Extractions: These images show bubble clusters near equilibrium. The top row shows a standard double bubble of equal volumes, and a nonstandard cluster in which one bubble is a torus, forming a waist around the other. I created these images to illustrate the proof of the equal-volume case of the Double Bubble Conjecture by Hass and Schlafly in 1995. The bottom row shows a standard double bubble of unequal volumes (consisting of three spherical caps meeting at equal 120-degree angles), and a nonstandard bubble of the same volumes, in which the larger region is broken into two components (one a tiny ring around the other region). I created these images to illustrate the proof of the general Double Bubble Conjecture by Hutchings, Morgan, Ritore and Ros in 2000. In all four cases, the cluster is a surface of revolution. More details about the geometry of the examples with unequal volumes, including pictures of the generating curves, are available
Double Bubble GENERAL double bubble conjecture IN R 3 SOLVED. In March 2000, the proofof the general double bubble conjecture in R 3 was announced http://www.rit.edu/~rehsma/news993/bubble.html
Extractions: GENERAL DOUBLE BUBBLE CONJECTURE IN R SOLVED In March 2000, the proof of the general double bubble conjecture in R was announced by four mathematicians: Michael Hutchings of Stanford University, Frank Morgan of Williams College, and Manuel Ritor and Antonio Ros of the University of Granada. Their proof completes a long history of work on the problem. Experiments with blowing soap bubbles give rise not only to spheres, but also to more complicated conglomerations of bubbles. These can be foams with complicated geometries, but when only two components are enclosed the shape assumed is known as a "standard double bubble." This is made of pieces of three round spheres, meeting along a common circle at an angle of 120 degrees. The double bubble conjecture asserts that this shape is the most efficient one possible in enclosing two given volumes. The study of optimal shapes has taken us to the point where the techniques have real connections in physical and biological applications. This has begun to be seen in exciting new studies of foams, crystal growth, and other complex structures. From FOCUS, the Newsletter of the MAA, May/June 2000.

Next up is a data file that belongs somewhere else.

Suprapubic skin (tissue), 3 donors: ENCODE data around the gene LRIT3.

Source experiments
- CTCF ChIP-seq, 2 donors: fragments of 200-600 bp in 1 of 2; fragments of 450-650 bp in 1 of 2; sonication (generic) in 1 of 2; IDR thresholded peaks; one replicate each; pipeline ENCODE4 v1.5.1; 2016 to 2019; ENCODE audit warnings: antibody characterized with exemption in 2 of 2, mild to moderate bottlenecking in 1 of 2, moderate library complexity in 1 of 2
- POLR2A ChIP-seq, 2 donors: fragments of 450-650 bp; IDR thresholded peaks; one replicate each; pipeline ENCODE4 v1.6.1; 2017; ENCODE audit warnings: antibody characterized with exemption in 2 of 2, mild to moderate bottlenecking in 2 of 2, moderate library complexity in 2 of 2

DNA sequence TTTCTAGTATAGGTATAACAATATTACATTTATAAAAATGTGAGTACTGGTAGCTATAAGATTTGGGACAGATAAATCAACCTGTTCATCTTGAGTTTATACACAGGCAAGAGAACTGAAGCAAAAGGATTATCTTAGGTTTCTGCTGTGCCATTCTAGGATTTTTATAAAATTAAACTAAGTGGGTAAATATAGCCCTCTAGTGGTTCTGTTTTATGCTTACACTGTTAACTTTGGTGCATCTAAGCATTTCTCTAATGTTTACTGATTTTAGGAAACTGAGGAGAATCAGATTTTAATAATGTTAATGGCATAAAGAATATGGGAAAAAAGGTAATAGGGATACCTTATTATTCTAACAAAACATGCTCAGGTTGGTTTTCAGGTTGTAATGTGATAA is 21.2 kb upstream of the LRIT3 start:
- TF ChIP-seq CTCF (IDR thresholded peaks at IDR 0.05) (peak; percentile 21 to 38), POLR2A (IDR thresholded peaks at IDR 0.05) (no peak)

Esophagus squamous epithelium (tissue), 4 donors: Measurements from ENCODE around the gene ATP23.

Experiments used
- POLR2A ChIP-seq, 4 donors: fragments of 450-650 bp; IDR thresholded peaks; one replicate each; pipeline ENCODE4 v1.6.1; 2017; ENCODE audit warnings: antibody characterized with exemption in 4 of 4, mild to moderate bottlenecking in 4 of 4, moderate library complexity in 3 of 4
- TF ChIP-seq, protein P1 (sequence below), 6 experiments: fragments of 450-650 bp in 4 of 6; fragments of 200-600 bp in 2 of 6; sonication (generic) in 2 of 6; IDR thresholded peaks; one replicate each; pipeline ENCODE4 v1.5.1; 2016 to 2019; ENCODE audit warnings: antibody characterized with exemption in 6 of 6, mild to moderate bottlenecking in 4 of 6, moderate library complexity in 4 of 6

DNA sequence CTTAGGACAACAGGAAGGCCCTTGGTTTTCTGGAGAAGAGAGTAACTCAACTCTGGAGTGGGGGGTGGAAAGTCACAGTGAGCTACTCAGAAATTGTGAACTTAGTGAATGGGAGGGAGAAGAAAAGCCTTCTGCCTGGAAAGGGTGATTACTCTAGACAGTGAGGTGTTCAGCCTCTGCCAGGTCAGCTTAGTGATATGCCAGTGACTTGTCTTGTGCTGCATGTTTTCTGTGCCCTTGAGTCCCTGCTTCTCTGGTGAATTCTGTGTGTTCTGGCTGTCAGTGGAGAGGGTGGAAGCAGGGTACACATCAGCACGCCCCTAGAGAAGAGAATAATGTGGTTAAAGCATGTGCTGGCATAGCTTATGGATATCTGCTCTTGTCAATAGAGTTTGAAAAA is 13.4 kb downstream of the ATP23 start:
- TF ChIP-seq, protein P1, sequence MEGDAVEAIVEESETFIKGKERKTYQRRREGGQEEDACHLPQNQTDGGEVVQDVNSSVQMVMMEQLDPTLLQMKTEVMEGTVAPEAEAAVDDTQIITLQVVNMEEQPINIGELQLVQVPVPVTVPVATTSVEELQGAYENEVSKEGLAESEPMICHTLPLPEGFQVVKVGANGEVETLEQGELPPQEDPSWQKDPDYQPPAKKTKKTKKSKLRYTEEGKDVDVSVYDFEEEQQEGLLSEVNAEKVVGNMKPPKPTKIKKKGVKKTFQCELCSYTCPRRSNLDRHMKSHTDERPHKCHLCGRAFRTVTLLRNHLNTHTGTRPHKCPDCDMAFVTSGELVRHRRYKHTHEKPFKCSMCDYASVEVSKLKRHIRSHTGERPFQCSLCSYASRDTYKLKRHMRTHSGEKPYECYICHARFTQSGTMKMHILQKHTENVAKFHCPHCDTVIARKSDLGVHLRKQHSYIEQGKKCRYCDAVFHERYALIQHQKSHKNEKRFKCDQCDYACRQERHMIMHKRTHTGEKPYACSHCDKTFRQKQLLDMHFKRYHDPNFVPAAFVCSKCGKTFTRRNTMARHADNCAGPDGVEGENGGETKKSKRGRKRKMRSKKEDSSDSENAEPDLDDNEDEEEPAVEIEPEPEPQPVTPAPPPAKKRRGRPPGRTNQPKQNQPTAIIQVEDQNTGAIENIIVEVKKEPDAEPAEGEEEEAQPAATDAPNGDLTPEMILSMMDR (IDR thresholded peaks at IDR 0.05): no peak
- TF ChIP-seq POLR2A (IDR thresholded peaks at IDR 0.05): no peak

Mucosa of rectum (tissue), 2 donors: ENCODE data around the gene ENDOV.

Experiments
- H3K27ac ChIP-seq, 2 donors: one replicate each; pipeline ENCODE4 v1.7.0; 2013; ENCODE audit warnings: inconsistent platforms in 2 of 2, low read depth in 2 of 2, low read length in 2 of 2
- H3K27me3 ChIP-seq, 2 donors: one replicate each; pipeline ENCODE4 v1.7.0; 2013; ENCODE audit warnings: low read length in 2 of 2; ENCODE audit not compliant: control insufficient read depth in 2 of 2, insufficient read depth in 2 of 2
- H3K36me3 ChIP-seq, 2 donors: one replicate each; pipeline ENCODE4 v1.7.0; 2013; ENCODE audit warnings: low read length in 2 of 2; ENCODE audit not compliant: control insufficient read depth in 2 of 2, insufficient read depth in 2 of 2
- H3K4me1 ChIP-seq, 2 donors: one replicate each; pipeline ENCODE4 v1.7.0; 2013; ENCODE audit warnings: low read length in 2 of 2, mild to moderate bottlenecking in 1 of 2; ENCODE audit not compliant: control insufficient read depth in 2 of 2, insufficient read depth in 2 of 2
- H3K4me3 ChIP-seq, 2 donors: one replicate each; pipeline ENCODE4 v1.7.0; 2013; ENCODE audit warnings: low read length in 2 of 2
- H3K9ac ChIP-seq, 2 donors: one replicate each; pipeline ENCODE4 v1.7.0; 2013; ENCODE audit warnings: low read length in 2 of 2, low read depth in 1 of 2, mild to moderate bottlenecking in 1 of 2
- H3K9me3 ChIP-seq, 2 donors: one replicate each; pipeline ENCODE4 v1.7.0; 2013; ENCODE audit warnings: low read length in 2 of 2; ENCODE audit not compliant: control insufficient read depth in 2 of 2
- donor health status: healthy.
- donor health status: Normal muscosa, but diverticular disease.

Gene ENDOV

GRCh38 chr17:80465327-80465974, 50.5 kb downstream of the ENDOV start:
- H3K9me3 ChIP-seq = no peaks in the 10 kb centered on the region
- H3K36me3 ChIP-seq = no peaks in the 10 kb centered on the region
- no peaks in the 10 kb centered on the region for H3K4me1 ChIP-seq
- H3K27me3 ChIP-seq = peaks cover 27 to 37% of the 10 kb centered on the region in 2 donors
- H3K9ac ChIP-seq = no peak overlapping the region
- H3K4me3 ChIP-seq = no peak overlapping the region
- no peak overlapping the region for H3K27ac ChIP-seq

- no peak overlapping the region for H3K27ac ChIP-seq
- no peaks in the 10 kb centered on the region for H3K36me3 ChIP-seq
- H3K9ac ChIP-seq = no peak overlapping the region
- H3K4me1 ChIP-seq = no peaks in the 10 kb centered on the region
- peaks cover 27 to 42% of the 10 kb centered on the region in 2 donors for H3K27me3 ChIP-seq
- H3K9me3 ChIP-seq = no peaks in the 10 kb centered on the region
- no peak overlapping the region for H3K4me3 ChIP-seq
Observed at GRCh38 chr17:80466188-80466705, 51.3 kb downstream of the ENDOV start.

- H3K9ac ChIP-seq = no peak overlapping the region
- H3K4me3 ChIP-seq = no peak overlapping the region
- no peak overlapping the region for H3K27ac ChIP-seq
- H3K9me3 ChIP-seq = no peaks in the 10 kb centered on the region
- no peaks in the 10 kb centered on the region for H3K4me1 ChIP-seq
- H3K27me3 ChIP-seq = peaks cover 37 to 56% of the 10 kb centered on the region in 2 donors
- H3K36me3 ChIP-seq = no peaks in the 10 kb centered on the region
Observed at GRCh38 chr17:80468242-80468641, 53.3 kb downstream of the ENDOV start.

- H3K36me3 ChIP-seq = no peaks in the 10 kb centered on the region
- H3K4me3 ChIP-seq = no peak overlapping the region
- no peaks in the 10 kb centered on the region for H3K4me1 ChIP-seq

Extractions: Visit this site: http://www.maa.org/features/mathchat/mathchat_3_18_00.html Author: Frank Morgan, MAA Online Description: Four mathematicians have announced a mathematical proof of the Double Bubble Conjecture: that the familiar double soap bubble is the optimal shape for enclosing and separating two chambers of air. In an address to the Undergraduate Mathematics Conference at the Rose-Hulman Institute of Technology in Indiana on Saturday, March 18, 2000, Frank Morgan of Williams College announced that he, Michael Hutchings of Stanford, and Manuel Ritoré and Antonio Ros of Granada had finally proved that the double soap bubble had it right all along... Levels: High School (9-12) College Languages: English Resource Types: Problems/Puzzles Articles Math Topics: Higher-Dimensional Geometry